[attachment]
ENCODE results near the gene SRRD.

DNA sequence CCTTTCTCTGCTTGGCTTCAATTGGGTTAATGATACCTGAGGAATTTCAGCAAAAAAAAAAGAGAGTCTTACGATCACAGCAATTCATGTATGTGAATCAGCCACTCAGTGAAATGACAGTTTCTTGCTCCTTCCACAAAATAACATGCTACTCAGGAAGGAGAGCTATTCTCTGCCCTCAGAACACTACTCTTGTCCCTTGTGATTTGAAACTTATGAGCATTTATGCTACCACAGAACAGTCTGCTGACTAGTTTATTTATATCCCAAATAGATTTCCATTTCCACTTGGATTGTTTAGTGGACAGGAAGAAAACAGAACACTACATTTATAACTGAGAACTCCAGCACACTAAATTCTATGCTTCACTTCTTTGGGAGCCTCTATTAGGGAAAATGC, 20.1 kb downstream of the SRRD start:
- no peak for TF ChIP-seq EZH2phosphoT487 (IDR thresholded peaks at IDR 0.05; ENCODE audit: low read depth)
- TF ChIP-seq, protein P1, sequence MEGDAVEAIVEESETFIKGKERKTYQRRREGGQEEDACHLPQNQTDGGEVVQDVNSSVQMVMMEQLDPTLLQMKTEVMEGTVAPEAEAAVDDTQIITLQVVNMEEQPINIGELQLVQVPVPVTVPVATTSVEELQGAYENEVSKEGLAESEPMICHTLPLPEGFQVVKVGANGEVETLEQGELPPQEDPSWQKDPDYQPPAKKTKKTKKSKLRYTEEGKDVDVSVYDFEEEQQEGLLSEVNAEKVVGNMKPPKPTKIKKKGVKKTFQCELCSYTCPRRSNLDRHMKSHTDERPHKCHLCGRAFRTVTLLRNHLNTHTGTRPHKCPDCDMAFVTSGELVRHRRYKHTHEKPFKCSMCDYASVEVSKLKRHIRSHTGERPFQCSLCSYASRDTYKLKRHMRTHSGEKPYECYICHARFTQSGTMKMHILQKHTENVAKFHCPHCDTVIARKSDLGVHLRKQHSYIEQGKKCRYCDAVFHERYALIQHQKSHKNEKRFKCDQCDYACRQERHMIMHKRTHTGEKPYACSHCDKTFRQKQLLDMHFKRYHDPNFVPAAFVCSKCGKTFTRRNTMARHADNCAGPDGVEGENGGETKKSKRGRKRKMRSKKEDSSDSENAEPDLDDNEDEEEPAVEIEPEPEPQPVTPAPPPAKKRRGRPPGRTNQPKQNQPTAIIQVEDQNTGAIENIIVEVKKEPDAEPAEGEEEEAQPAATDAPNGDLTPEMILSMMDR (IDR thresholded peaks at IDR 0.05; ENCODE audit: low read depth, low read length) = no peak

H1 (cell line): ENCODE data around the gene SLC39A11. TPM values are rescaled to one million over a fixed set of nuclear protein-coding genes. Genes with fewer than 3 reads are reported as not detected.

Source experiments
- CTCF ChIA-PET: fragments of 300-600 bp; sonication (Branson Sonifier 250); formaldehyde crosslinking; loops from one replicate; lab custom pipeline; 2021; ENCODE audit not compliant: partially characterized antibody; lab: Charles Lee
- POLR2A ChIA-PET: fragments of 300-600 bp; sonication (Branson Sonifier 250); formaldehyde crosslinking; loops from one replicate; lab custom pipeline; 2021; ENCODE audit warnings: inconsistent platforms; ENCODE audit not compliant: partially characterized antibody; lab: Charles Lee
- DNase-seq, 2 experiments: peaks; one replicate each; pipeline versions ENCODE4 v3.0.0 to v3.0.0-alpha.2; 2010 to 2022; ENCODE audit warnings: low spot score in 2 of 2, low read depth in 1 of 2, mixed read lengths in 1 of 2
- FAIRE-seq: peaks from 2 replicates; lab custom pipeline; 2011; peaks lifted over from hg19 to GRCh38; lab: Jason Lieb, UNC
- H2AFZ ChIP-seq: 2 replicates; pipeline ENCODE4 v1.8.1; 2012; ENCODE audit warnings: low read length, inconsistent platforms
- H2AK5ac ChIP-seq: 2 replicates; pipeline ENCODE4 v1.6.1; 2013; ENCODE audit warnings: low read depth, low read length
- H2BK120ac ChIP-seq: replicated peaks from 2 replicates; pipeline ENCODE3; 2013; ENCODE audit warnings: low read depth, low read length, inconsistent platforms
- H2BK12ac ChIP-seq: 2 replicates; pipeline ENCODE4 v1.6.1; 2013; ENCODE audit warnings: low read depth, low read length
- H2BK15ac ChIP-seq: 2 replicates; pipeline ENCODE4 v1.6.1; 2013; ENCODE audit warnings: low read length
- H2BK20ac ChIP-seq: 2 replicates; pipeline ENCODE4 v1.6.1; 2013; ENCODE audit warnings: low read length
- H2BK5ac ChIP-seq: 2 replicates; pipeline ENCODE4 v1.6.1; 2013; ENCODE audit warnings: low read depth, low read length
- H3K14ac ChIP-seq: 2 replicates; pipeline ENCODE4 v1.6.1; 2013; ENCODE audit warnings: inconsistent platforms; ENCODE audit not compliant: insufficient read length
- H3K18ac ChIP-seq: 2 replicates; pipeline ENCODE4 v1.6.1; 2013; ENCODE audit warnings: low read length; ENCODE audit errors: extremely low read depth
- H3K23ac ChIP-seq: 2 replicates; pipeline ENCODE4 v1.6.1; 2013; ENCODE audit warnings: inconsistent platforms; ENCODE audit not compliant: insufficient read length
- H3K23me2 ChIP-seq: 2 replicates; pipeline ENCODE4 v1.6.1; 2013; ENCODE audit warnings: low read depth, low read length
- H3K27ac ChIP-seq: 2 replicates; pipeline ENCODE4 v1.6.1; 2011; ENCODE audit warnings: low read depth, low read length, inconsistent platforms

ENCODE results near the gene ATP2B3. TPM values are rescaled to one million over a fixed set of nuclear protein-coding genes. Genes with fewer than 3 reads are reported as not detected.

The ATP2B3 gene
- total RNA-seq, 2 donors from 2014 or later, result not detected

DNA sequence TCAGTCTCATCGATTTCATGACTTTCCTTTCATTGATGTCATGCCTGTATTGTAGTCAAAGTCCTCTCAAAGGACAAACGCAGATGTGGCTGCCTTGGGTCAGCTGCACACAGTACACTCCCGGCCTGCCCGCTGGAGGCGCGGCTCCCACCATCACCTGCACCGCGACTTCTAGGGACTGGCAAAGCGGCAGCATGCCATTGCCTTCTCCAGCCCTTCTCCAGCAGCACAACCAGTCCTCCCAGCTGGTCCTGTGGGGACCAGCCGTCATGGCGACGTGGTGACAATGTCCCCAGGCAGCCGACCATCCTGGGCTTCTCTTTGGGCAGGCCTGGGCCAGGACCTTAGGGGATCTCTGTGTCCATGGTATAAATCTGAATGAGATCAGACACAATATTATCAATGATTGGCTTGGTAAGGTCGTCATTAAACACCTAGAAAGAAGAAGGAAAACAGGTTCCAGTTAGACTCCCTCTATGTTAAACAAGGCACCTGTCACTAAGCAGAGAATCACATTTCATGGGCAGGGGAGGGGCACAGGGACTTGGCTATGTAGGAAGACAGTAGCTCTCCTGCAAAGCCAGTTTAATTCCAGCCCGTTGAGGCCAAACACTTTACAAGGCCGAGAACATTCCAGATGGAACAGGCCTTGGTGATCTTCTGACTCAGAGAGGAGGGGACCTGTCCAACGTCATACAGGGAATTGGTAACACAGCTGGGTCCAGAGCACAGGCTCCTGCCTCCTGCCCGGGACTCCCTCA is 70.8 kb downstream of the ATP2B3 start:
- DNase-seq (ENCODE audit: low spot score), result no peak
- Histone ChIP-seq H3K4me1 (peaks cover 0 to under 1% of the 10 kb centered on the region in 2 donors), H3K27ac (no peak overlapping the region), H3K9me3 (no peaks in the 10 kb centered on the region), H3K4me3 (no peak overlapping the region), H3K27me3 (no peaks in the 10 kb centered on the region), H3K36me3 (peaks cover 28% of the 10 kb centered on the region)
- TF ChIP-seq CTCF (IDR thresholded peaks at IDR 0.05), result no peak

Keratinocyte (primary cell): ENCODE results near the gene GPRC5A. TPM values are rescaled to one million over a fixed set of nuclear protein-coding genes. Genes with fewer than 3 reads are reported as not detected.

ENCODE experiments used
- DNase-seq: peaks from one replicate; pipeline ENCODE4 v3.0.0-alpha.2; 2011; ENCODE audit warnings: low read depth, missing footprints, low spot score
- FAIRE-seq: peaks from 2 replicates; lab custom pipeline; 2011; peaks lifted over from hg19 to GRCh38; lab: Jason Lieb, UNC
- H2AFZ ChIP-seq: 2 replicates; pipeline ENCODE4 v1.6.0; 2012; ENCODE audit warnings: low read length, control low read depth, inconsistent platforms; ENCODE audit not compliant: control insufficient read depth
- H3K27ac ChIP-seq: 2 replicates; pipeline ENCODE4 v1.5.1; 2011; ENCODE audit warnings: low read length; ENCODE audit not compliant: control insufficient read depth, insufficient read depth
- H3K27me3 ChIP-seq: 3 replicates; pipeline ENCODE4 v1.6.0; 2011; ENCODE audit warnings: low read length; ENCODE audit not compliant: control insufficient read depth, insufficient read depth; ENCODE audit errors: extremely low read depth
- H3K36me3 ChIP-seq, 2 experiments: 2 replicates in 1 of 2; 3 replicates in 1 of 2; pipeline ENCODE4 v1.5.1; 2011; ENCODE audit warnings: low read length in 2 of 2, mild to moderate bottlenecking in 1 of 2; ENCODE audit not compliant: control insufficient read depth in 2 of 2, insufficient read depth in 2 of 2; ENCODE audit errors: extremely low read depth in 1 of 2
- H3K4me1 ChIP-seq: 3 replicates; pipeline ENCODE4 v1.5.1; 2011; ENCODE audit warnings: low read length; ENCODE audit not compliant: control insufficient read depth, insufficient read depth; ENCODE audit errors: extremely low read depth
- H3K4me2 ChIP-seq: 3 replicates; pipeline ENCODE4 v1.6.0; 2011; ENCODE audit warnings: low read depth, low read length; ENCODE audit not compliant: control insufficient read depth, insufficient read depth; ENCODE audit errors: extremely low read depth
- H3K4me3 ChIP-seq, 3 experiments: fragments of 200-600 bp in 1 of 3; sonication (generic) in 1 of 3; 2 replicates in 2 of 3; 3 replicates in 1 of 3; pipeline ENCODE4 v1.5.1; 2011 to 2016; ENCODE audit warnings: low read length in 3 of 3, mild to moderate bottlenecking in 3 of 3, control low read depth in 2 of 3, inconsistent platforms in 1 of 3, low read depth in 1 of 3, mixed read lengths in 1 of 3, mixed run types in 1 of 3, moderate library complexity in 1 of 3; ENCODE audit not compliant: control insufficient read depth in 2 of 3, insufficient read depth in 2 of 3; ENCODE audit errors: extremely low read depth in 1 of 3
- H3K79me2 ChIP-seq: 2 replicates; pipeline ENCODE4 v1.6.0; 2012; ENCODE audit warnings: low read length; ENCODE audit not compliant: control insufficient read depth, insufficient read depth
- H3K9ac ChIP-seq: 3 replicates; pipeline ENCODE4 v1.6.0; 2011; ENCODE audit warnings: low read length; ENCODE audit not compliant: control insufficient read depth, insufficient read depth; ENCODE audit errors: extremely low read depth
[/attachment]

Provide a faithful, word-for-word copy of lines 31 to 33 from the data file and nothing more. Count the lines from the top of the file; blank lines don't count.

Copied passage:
ENCODE experiments used
- DNase-seq: peaks from one replicate; pipeline ENCODE4 v3.0.0-alpha.2; 2011; ENCODE audit warnings: low read depth, missing footprints, low spot score
- FAIRE-seq: peaks from 2 replicates; lab custom pipeline; 2011; peaks lifted over from hg19 to GRCh38; lab: Jason Lieb, UNC